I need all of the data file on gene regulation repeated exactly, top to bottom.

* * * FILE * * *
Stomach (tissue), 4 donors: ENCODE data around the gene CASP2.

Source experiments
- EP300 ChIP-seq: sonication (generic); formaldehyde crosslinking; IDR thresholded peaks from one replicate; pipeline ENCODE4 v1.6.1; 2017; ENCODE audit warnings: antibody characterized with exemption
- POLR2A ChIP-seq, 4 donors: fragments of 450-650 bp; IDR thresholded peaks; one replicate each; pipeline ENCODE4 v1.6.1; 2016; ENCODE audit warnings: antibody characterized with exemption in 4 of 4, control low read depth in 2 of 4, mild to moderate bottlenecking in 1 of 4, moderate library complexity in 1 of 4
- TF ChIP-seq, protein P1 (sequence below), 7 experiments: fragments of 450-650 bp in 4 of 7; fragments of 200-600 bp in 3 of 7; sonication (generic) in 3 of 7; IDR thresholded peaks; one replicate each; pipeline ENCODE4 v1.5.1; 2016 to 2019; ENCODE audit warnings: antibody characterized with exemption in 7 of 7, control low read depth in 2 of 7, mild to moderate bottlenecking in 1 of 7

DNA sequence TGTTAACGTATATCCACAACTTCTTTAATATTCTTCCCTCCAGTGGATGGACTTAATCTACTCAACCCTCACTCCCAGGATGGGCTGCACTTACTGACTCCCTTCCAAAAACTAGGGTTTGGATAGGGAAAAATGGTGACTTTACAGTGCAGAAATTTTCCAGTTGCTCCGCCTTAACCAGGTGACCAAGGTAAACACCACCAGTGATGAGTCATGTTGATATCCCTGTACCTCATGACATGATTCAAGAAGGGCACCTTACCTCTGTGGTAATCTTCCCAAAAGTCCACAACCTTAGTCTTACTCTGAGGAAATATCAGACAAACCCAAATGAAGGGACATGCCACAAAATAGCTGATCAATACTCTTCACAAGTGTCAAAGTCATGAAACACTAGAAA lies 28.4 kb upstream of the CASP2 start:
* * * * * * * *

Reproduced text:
Stomach (tissue), 4 donors: ENCODE data around the gene CASP2.

Source experiments
- EP300 ChIP-seq: sonication (generic); formaldehyde crosslinking; IDR thresholded peaks from one replicate; pipeline ENCODE4 v1.6.1; 2017; ENCODE audit warnings: antibody characterized with exemption
- POLR2A ChIP-seq, 4 donors: fragments of 450-650 bp; IDR thresholded peaks; one replicate each; pipeline ENCODE4 v1.6.1; 2016; ENCODE audit warnings: antibody characterized with exemption in 4 of 4, control low read depth in 2 of 4, mild to moderate bottlenecking in 1 of 4, moderate library complexity in 1 of 4
- TF ChIP-seq, protein P1 (sequence below), 7 experiments: fragments of 450-650 bp in 4 of 7; fragments of 200-600 bp in 3 of 7; sonication (generic) in 3 of 7; IDR thresholded peaks; one replicate each; pipeline ENCODE4 v1.5.1; 2016 to 2019; ENCODE audit warnings: antibody characterized with exemption in 7 of 7, control low read depth in 2 of 7, mild to moderate bottlenecking in 1 of 7

DNA sequence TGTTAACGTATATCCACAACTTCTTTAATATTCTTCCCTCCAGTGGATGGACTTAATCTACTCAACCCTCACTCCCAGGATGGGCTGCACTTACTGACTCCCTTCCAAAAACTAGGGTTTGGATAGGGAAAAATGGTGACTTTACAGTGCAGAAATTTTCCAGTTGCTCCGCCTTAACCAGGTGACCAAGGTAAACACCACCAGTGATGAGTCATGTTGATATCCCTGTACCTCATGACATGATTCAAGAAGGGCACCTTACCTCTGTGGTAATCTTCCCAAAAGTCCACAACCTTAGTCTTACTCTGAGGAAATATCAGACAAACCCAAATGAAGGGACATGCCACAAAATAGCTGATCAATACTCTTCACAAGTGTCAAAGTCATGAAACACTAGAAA lies 28.4 kb upstream of the CASP2 start: